Successful Alternatives to Armed Police Response
Barry Friedman runs New York University’s Policing Project. He points out that police officers are molded from a “one-size-fits-all-model. Police just aren’t trained to do a lot of the things they end up doing. They are trained for force and law. So you get force-and-law results.” The old saying “when you’re a hammer everything looks like a nail” is particularly apt with respect to cops, so some forward-thinking municipalities around the country have stopped sending hammers to every type of emergency service call with unsurprisingly positive results.
Currently, activists across the country have been clashing with cops, sometimes violently. In Eugene, Oregon, a group of activists there have been, literally and actively, in CAHOOTS with cops and have been for 30 years. Citizens in Eugene and neighboring Springfield who report or are suffering from a mental health crisis are responded to by a medic and mental health crisis responder rather than a cop, as members of the Crisis Assistance Helping Out On The Streets (“CAHOOTS”). CAHOOTS teams handle a full 20 percent of the two cities’ 911 calls at an annual $2.1 million cost. The annual police budget is $9 million.
Colorado is implementing a similar program by having trained mental health professionals accompanying cops responding to mental health crisis calls. These co-responders’ salaries are paid for by money collected by the state for marijuana taxes.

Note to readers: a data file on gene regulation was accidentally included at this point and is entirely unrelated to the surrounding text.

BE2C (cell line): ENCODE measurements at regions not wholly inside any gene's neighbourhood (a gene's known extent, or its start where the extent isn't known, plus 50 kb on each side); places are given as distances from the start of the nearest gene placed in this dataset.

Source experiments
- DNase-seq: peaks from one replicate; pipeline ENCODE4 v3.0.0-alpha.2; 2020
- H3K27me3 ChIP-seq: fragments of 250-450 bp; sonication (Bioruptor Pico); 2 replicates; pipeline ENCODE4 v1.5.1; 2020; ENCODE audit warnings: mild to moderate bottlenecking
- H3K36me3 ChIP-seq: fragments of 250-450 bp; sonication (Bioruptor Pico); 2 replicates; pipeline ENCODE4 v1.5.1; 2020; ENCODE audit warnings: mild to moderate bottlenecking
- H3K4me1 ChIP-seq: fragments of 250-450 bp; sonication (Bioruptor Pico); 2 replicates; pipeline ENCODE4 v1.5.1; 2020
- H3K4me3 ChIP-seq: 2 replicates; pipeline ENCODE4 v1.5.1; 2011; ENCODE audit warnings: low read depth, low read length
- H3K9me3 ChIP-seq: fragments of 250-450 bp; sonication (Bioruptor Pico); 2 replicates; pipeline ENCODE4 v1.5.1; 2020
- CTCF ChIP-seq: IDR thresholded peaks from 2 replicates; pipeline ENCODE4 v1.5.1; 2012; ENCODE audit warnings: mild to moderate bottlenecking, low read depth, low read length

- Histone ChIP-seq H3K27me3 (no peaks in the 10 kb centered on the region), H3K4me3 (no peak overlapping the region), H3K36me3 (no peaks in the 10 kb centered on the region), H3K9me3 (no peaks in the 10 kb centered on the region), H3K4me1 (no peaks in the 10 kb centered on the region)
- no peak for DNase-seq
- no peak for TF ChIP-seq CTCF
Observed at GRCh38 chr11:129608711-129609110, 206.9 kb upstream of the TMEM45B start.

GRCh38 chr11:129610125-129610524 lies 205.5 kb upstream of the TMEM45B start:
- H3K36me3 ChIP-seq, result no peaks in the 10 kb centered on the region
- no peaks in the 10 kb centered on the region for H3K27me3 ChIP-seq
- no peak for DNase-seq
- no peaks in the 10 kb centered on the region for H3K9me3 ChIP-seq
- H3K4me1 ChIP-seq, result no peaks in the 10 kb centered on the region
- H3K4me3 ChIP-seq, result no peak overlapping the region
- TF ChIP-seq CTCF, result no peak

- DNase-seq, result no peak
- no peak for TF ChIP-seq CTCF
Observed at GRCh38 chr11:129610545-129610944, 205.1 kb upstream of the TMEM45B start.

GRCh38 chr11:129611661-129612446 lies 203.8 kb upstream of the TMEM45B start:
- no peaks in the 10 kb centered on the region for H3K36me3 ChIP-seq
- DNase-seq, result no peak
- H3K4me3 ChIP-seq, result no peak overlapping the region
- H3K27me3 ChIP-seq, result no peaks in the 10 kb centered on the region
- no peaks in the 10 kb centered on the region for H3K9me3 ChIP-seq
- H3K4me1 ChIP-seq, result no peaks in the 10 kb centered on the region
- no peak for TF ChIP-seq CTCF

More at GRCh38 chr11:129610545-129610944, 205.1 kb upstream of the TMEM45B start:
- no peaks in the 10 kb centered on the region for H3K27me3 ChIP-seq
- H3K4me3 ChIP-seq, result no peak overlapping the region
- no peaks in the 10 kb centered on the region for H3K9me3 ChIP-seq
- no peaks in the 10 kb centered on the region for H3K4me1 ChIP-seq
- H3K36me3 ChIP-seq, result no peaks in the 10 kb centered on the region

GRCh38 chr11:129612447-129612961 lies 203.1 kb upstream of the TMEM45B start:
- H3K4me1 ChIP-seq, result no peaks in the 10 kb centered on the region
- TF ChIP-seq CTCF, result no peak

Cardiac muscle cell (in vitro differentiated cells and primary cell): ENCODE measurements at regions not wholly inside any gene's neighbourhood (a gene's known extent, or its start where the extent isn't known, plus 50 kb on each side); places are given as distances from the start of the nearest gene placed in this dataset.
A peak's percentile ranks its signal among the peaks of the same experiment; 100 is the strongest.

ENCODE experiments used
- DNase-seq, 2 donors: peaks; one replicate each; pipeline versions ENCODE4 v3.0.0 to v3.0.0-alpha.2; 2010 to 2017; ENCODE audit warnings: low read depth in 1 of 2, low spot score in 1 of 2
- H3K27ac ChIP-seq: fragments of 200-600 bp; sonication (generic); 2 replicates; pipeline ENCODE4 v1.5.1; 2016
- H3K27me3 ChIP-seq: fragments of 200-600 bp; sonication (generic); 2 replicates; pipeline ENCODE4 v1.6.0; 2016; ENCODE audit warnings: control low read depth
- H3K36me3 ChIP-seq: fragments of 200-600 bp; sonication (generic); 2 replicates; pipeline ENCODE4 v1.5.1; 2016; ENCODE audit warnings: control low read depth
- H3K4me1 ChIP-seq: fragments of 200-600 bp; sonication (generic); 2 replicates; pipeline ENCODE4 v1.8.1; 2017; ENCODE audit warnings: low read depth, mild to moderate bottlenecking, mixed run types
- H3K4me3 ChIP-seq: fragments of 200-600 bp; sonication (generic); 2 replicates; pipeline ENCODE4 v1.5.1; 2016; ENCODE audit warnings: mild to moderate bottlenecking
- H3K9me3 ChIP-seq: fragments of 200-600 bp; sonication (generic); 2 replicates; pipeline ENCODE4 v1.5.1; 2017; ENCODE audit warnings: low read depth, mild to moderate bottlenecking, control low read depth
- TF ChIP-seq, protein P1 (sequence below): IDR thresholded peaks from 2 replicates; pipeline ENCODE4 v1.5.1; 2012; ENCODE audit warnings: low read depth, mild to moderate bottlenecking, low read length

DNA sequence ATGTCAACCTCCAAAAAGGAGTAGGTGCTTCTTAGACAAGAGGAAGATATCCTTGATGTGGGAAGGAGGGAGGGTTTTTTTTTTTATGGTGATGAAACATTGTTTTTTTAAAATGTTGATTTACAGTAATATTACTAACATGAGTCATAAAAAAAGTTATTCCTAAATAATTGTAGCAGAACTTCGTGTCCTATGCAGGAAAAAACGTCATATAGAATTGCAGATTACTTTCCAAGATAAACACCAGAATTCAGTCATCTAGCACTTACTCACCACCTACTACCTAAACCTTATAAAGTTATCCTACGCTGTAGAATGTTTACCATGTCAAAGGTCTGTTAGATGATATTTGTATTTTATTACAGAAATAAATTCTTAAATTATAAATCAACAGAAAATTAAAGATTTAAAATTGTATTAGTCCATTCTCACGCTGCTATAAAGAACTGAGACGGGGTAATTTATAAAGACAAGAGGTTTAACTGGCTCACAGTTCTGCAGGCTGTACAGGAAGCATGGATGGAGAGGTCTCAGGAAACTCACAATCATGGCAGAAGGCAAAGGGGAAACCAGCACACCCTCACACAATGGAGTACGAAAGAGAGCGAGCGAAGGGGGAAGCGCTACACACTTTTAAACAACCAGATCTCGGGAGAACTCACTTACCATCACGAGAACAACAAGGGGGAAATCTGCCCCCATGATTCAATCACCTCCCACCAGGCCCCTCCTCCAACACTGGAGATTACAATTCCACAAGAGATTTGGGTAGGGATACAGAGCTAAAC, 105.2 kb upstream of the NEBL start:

The initials OSS remind many people of the CIA’s forerunner agency but not in New Orleans, Louisiana. A company called On Scene Services now responds to work traffic accident scenes in the Big Easy. Response times by OSS agents is only 90 minutes as compared to over two hours by city cops. This leaves armed police free to handle more serious problems.
In Seattle, Washington, cops are required to divert minor drug offenders and sex workers to addiction counselors and social workers. Six-month recidivism rates are down by 60 percent for those diverted from arrest and jail with annual costs to taxpayers per client averaging only $9,507 versus average annual incarceration costs of $42,000.
Miami-Dade County, Florida, has successfully ideated a way to reduce homelessness and address domestic violence. In 1993, the area imposed an additional one-percent tax on restaurant bills for food and beverages. All revenue would be used toward housing solutions for the county’s homeless population. At present, that population is down by 85 percent from the program’s beginning. Fifteen percent of the tax revenue is allocated to Miami-Dade County for domestic violence centers, which aid victims.
Cooperating with cops instead of confronting them has gone a long way toward reducing negative encounters in these cities; no defunding required or needless animosity generated.